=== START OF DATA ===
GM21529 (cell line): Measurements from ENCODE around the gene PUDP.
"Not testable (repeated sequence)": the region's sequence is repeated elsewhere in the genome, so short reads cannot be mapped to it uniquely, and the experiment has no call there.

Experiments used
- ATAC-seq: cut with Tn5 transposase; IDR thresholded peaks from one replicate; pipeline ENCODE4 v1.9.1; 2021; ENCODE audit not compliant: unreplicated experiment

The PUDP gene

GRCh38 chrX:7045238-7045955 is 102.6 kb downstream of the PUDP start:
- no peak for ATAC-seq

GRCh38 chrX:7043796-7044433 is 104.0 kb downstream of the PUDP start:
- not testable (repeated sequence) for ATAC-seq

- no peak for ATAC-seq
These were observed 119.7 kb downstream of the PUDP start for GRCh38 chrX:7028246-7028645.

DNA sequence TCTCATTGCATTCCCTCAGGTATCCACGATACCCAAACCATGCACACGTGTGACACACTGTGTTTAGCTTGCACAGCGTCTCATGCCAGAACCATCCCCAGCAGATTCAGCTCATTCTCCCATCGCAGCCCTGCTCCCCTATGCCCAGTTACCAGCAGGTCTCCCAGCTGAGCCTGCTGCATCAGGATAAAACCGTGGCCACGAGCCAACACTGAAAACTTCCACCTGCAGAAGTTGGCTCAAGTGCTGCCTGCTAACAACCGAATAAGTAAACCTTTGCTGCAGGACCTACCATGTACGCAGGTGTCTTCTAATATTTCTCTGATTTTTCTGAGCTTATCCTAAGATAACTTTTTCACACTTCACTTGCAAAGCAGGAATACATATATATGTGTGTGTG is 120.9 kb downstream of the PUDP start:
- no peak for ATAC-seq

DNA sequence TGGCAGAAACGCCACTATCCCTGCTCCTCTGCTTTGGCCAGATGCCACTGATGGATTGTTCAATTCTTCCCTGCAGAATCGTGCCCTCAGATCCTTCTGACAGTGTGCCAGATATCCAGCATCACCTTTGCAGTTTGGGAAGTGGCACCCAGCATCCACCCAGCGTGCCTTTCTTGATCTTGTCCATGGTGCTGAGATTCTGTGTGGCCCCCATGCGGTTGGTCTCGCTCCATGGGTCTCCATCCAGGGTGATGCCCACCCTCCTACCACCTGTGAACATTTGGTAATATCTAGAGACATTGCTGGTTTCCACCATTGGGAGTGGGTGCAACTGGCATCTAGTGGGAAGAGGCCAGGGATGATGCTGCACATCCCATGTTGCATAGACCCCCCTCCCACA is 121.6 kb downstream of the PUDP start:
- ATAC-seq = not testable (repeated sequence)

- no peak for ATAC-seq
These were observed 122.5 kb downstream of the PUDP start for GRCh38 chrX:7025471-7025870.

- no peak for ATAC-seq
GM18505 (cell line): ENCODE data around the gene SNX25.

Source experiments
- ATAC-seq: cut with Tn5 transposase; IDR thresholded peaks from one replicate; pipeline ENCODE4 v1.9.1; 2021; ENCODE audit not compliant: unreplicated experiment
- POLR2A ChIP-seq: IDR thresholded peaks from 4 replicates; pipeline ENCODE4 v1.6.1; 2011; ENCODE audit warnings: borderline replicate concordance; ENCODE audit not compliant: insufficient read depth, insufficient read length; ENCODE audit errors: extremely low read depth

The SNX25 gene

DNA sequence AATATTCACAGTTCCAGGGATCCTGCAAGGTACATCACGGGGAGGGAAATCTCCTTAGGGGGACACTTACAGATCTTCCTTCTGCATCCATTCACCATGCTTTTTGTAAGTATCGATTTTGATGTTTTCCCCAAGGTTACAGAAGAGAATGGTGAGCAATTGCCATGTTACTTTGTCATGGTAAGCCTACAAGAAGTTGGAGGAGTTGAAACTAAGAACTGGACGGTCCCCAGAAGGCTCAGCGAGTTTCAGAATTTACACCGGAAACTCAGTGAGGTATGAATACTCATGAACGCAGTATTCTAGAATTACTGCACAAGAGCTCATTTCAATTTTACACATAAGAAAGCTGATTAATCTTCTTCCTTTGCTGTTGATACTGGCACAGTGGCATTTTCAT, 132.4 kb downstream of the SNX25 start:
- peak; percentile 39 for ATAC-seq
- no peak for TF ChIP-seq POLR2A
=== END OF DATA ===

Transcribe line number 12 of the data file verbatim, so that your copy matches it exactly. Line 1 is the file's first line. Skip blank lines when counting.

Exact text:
DNA sequence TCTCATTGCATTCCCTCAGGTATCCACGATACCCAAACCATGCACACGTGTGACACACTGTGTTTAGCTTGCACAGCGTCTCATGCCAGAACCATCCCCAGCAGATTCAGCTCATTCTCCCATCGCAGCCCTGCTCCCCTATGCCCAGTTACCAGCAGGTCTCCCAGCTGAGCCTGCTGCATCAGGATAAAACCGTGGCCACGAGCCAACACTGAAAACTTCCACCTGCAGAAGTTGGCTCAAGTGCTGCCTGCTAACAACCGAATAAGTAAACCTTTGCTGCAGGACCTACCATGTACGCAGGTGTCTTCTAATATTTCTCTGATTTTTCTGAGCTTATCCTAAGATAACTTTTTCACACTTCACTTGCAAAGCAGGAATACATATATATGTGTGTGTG is 120.9 kb downstream of the PUDP start: